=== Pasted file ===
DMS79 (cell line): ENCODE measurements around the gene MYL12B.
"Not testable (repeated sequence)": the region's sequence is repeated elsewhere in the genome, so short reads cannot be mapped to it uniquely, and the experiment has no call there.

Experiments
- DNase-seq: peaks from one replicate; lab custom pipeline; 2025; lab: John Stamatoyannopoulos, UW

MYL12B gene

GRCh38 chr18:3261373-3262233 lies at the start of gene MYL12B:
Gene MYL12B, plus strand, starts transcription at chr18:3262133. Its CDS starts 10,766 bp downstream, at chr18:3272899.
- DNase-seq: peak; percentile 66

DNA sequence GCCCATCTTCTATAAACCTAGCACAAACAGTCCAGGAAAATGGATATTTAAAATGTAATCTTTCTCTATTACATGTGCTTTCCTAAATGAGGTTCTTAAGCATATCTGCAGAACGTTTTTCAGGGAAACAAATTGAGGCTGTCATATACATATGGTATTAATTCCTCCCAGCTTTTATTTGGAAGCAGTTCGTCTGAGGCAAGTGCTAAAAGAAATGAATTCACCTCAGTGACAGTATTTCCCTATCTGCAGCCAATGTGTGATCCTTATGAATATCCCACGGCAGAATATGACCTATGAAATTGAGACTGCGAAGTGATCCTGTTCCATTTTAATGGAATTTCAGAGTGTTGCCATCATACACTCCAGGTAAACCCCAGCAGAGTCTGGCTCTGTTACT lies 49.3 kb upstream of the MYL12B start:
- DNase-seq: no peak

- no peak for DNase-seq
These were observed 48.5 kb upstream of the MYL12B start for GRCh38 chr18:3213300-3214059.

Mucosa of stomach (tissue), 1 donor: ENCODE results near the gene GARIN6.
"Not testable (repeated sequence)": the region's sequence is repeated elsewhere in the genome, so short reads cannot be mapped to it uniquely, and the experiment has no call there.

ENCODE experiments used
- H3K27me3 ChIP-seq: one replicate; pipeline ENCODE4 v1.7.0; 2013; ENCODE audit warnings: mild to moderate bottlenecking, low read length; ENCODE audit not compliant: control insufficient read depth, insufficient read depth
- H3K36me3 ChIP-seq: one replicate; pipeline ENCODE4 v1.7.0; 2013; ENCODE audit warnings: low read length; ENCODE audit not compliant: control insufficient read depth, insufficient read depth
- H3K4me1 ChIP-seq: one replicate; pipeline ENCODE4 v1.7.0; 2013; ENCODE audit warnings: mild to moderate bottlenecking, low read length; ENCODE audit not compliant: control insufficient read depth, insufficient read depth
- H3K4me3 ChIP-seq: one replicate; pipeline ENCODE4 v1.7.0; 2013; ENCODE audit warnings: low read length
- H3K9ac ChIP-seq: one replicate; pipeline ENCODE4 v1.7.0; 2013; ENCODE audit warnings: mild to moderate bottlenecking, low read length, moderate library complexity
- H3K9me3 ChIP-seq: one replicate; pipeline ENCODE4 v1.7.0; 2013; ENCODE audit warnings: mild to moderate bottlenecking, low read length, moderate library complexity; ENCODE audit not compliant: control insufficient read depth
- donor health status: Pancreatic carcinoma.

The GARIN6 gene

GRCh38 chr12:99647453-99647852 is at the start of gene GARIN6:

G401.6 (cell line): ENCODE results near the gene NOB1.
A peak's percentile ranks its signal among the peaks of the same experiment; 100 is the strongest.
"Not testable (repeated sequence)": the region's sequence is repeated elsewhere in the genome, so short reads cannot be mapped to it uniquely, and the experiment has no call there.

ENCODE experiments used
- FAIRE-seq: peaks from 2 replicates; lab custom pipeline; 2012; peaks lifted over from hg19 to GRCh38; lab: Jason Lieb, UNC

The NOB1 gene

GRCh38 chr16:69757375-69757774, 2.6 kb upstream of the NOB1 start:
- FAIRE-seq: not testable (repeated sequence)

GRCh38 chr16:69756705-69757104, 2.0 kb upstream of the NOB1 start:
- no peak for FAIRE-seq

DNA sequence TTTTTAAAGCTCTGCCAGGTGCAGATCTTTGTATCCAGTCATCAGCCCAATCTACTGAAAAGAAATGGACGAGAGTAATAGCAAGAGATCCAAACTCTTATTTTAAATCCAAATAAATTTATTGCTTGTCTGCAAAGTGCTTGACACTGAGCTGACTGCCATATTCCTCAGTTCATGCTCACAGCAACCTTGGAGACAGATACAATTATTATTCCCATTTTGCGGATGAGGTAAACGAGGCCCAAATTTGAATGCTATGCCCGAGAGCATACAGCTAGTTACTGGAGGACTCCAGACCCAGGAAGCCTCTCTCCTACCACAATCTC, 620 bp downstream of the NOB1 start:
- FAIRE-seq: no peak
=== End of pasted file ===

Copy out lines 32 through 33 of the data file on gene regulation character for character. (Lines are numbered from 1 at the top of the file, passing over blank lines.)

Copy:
- FAIRE-seq: not testable (repeated sequence)

GRCh38 chr16:69756705-69757104, 2.0 kb upstream of the NOB1 start: